Organs-on-a-chip: revolutionizing medicine

The human body on a microchip may be the future of biomedicine. Scientists the world over have already begun to develop micro-scale models of organs such as the heart, lungs and liver. The aim is to replace testing on animals, and improve the accuracy of the models. One of the researchers is Maria Tenje, who has been admitted as a Wallenberg Academy Fellow, and is now busy developing a lifelike model of the blood-brain barrier.

Maria Tenje

Associate Professor of Engineering Physics

Wallenberg Academy Fellow 2016

Uppsala University

Research field:
Microsystems technology

The marriage of microsystems technology with life sciences is described as a revolution in the field of biomedicine. It is a rapidly growing area, offering new tools and more accurate models as we try to understand the body’s various organs. Ultimately, it may lead to new and better therapies for a wide variety of diseases.

“The new testing systems also enable us to do fewer experiments on animals,” says Tenje, who is Associate Professor of Engineering Physics at Uppsala University.

“At present many new drugs are tested on animals, particularly mice, and large numbers of them are needed. We also know that animal models only tell us how drugs work on animals, which may not be the same thing as how they work on humans.”

Even now, efforts are under way at various institutions to develop models of human organs using microsystems technology. These models are known internationally as organs-on-a-chip. Tenje has chosen to specialize in a field where the technical challenges are particularly refined.

“We’re dealing with biological barriers, such as the skin, lungs and blood-brain barrier – those parts of the body that separate the inside from the outside. This is where I think our technical expertise will be able to make the biggest contribution.”

The project is focusing on developing an artificial model of the blood-brain barrier, which protects the brain from harmful substances in the blood. It consists of a large number of cells that combine to create semi-permeable walls in the brain’s network of capillaries. The barrier contains molecules that bind to the substance of various structures. They can be likened to guards whose task is to eject unwanted guests and throw them back out into the bloodstream. This sometimes include substances ingested in food or drink that must be prevented from entering the brain.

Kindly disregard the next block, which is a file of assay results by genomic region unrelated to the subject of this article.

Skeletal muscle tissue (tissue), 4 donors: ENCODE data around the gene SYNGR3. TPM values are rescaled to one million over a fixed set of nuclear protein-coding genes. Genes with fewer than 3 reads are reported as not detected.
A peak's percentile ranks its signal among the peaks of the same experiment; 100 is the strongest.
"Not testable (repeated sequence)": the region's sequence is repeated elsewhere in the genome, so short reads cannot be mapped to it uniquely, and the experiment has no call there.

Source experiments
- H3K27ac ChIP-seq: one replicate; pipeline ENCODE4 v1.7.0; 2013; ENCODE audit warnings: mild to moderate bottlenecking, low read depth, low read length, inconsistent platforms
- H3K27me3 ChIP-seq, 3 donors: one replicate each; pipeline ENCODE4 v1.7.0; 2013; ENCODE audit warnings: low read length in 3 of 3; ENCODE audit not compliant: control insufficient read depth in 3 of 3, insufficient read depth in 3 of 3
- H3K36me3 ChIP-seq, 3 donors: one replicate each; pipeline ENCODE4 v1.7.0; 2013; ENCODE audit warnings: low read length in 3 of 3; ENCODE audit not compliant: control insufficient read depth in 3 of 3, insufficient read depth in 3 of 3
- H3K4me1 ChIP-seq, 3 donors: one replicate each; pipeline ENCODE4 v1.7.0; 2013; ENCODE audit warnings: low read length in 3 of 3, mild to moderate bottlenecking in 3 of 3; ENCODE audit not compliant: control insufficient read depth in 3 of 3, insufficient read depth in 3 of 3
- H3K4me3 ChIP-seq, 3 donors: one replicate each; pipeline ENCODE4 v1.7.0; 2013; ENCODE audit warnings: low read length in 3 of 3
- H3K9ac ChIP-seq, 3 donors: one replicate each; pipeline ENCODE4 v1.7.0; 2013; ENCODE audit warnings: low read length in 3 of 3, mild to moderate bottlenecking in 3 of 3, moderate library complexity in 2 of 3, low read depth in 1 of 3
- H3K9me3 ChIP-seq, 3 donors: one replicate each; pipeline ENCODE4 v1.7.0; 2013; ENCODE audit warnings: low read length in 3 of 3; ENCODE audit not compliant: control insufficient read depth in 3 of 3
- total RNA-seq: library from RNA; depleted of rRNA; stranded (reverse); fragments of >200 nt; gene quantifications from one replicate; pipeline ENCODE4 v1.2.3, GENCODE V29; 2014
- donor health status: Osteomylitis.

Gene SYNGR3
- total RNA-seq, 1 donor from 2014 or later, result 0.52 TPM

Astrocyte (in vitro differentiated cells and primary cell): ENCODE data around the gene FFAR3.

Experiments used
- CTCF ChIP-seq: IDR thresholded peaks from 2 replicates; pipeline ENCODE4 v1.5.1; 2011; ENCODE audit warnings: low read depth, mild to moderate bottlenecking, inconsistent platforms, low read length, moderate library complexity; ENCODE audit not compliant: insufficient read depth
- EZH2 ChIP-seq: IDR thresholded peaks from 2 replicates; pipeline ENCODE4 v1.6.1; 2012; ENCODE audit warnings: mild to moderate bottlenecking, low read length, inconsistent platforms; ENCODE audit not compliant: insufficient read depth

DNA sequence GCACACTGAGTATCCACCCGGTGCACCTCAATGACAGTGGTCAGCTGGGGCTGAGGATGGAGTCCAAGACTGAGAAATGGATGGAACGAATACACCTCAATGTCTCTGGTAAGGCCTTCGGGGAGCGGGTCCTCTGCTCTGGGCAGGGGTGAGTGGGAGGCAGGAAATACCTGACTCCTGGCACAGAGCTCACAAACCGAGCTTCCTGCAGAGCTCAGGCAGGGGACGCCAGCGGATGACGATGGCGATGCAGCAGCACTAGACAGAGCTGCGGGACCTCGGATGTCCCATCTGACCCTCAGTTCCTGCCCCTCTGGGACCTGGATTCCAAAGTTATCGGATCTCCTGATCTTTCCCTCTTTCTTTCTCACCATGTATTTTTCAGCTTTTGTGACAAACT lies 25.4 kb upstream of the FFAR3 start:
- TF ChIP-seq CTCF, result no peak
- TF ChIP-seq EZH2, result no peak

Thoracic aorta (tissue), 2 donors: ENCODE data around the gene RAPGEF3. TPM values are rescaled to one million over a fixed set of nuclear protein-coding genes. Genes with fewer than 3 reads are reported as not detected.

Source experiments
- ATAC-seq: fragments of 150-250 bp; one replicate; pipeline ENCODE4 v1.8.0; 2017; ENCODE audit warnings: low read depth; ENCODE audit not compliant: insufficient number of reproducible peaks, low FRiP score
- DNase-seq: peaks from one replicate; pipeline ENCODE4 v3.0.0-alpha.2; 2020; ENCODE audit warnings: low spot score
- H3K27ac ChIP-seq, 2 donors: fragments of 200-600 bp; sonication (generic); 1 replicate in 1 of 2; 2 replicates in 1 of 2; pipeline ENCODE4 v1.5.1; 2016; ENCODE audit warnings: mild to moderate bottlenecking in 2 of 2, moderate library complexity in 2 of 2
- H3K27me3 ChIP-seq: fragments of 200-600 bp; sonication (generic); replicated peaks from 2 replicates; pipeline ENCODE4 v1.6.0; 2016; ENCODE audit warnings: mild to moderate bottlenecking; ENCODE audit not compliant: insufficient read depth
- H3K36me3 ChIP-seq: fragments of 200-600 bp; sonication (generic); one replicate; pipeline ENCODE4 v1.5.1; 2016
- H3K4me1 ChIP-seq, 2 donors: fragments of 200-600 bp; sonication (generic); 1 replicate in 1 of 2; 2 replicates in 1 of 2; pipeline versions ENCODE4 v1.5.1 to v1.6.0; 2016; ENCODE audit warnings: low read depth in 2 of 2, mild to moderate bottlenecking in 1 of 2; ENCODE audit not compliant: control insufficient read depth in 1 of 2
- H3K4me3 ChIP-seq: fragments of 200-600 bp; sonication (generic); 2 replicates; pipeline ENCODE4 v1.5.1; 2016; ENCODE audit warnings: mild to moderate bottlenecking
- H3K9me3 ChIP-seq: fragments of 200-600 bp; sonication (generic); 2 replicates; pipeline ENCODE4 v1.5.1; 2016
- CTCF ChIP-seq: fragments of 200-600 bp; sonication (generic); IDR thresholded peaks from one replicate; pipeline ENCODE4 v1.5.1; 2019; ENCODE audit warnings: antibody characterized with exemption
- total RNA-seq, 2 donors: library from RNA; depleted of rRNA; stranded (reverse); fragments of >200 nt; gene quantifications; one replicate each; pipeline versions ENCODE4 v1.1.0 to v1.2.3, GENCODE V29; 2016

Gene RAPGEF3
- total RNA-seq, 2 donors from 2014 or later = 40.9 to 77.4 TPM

New potential for treating brain disease

The blood-brain barrier is essential, but its efficiency is also an obstacle when administering drugs to treat diseases such as Alzheimer’s and Parkinson’s. A more lifelike and accurate model of the blood-brain barrier would therefore be a new and better tool for trying out candidate drugs. A model of this kind might ultimately play a crucial role in the fight against neurodegenerative and mental diseases.

“We know this will be even more important to enable us to try out the next generation of major protein-based drugs requiring active cell transport.”

Thanks to her admission as a Wallenberg Academy Fellow, Tenje has been able to put together a research team comprising the necessary broad know-how and expertise. Her colleagues include an electrical engineer and specialists in microfluidics, biotechnology and biomedical technology. The team is also collaborating closely with researchers in the biological and medical fields.

“First and foremost, admission as a Wallenberg Academy Fellow has given me the opportunity to realize my visions. I have been able to recruit four researchers/doctoral students from different backgrounds and with different expertise. It is fantastic to be able to create a team capable of achieving success. Becoming a Fellow has also given my confidence a great boost.”

Like a sandwich cake

The experimental work is taking place in the laboratory clean room, where the researchers are using microtechnology and hydrogels (natural polymers) to build a three-dimensional scaffold integrated with microfluidic channels to provide the cells with nutrients. There are six to seven cell types in the blood-brain barrier; in the 3D model they can be grown layer on layer, moving with the same freedom as in a real brain. Tenje likens it to a cake:

“The unique feature is that we can build a laminated structure made up of the various cells regulating the barrier. Imagine a base of a layer of jelly consisting of endothelial cells. Then we add a layer of butter cream containing another cell type. The next layer contains the pericytes, and so on.”

The result is a highly lifelike model, in which even the thin, biological materials resemble those found in the brain. This is a substantial improvement on the cell culture plates currently used as model systems, which only allow study of two cell types at a time on hard membranes, which also have no contact with each other.

Modeling the entire body

The technology is still in its infancy. One long-term aim is to connect up miniature versions of the various organs to provide a systemic understanding of the body. The field is a growing one, and Tenje, together with fellow researchers in Germany and Austria, will be starting a series of European conferences, beginning in Stuttgart in 2018.

Tenje is surprised to find herself in her present position.

“Actually, my background is not an academic one, although I’ve always enjoyed solving problems. And whenever I’ve had normal jobs, I’ve been bored. That’s why I returned to the academic world as soon as I could. Now I’m driven by curiosity, but also by the desire to see my research make a difference to people – maybe not in five years, but sometime in the future. And technological breakthroughs sometimes happen more quickly than anyone expected.”

Text Nils Johan Tjärnlund
Translation Maxwell Arding
Photo Magnus Bergström